Loons rafting

 

The Common Loon doesn’t nest on Kootenay Lake. The spring freshet would flood the nests it must make on the edge of the shore. Rather, loons nest on little mountain lakes high above Kootenay Lake. During this nesting time, the bird is territorial and will drive off competitors. 

However, when the breeding season is over and they prepare for their migration to the Pacific Coast, loons are social. They gather in (what are called) rafts on those larger lakes that have abundant fish. Kootenay Lake serves them well as they prepare for migration. We can hope to see rafts of loons here for the next month.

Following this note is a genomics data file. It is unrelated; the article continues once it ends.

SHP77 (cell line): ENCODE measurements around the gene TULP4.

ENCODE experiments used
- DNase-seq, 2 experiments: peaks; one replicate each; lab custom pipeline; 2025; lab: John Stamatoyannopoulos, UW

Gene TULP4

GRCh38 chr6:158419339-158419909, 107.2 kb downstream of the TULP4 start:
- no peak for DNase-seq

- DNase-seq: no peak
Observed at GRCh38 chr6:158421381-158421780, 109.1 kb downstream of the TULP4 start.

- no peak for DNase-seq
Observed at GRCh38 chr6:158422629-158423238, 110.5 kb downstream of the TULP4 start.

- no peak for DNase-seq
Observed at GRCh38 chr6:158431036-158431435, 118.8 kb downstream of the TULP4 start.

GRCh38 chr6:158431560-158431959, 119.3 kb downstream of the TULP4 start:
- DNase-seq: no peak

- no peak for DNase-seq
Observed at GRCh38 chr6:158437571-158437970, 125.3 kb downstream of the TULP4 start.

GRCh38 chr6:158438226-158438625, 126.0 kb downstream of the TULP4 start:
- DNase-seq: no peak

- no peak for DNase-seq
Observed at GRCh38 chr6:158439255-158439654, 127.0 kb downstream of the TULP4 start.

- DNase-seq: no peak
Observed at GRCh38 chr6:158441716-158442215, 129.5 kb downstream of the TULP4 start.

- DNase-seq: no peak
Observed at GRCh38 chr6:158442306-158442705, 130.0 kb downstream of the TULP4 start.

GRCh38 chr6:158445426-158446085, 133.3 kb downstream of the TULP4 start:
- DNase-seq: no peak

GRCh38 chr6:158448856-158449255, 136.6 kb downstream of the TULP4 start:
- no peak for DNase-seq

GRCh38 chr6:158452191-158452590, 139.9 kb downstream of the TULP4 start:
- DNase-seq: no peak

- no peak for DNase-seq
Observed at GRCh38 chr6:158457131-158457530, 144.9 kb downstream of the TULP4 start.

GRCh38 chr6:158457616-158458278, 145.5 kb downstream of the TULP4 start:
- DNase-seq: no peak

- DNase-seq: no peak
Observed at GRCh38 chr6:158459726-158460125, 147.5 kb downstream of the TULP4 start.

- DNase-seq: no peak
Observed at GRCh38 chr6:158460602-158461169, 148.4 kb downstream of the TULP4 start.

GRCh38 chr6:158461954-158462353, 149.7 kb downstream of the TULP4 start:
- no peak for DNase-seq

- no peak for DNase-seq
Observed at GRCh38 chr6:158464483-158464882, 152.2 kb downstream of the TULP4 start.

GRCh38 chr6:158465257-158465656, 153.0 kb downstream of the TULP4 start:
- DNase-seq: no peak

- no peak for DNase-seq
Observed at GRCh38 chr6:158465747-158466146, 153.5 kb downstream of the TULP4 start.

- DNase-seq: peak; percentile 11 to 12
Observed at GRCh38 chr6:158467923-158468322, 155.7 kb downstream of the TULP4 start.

A raft of loons swims by as it hunts for fish.

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1 Response to Loons rafting

  1. Trevor Goward says:

    We have the same early autumn phenomenon on Murtle Lake in Wells Gray Park, where scores of loons paddle around in September giving forth their haunting calls. We call it our ‘festival of loons’.

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